Provost was born in Mons. He was a prolific master who left his early workshop in Valenciennes to run two workshops, one in Bruges, where he was made a burgher in 1494, the other simultaneously in Antwerp, which was the economic center of the Low Countries. Provost was also a cartographer, engineer, and architect. He met Albrecht Dürer in Antwerp in 1520, and a Dürer portrait drawing at the National Gallery, London, is conjectured to be of Provost. He married the widow of the miniaturist and painter Simon Marmion, after whose death he inherited the considerable Marmion estate. He died in Bruges.
The styles of Gerard David and Hans Memling can be detected in Provoost's religious paintings. The Last Judgement painted for the Bruges town hall in 1525 is the only painting for which documentary evidence identifies Provost. Surprising discoveries can still be made: in 1971 an unknown and anonymous panoramic Crucifixion from the village church at Koolkerke was identified as Provost's. It is on permanent loan to the Groeninge Museum, Bruges, which has several works of Provost: a retrospective exhibition took place in 2008–9.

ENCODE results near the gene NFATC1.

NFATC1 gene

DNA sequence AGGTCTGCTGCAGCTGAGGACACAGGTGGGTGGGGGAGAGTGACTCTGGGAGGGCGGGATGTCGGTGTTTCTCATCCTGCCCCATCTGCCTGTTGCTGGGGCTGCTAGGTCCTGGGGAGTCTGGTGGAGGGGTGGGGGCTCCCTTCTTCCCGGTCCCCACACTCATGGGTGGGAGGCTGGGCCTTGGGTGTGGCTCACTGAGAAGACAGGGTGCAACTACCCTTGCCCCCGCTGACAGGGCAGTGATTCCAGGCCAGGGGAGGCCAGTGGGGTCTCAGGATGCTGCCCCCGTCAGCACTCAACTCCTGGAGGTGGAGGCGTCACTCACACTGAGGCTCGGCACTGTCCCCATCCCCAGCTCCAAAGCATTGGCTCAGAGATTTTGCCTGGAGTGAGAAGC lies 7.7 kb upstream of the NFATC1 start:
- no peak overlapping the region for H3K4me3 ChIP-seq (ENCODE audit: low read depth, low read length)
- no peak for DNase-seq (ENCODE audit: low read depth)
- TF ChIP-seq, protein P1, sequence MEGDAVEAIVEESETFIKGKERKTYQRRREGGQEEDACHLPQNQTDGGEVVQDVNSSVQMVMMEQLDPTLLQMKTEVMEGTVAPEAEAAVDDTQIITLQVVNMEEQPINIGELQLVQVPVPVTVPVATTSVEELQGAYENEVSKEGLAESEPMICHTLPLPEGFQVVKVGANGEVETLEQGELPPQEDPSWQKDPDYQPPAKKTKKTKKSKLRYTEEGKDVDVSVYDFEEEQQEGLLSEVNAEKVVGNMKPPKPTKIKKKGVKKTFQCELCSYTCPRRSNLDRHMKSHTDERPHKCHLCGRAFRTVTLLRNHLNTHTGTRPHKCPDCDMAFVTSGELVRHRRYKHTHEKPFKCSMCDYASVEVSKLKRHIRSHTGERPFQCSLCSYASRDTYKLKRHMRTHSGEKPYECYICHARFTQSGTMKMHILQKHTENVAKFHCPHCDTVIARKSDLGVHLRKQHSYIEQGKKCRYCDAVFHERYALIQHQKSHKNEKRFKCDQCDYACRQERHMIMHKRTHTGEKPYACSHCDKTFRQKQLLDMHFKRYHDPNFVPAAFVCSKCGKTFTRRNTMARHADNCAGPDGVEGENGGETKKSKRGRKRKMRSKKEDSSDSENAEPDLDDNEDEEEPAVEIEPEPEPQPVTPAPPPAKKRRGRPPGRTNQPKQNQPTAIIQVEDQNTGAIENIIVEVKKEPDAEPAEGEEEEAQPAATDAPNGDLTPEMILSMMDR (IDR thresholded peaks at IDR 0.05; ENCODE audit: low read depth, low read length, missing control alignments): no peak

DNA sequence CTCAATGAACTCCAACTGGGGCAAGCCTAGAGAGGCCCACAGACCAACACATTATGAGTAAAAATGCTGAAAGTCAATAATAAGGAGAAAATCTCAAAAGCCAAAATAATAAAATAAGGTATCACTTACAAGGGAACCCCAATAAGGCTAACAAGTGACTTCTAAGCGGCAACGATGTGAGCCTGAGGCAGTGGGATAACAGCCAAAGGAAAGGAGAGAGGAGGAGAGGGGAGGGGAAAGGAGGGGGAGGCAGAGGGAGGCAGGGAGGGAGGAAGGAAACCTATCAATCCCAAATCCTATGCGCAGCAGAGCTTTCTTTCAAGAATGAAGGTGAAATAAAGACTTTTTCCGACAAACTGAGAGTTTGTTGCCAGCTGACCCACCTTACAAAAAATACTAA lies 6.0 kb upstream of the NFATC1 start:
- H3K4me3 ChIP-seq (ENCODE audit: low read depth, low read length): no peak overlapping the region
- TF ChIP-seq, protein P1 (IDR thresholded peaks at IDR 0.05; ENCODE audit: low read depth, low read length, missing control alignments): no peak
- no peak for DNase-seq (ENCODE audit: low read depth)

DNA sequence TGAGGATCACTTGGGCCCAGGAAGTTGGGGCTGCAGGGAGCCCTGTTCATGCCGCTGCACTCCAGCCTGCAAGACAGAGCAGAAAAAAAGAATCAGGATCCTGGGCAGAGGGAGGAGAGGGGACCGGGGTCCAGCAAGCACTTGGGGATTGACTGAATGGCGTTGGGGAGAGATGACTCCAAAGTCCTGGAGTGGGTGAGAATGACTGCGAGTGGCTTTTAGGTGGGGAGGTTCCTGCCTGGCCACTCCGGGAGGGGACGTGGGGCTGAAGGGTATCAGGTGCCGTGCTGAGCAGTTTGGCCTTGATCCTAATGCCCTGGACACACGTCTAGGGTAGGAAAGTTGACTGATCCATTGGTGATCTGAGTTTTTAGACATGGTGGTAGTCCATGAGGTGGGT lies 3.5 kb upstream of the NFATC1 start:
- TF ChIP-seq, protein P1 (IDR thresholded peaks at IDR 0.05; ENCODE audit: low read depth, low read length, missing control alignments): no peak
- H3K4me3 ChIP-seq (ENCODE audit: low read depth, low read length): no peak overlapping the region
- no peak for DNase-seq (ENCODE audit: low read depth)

- Crucifixion ca 1495 Metropolitan Museum of Art
- Crucifixion ca 1500 Groeningemuseum, Bruges
- The Virgin in Glory, ca 1524 Hermitage Museum
- The Last Judgment Detroit Institute of Arts
- Virgin and Child, attributed, National Gallery, London
- Last Judgment for the Bruges town hall, 1525 Groeningemuseum, Bruges
- Saint John the Baptist and a Canon, Musée des Beaux-Arts, Valenciennes
- Triptych of the Parish Church of Calheta, Museu de Arte Sacra do Funchal
- Saint Mary Magdalene, Museu de Arte Sacra do Funchal
- Nossa Senhora da Misericórdia Triptych, Museu Nacional de Arte Antiga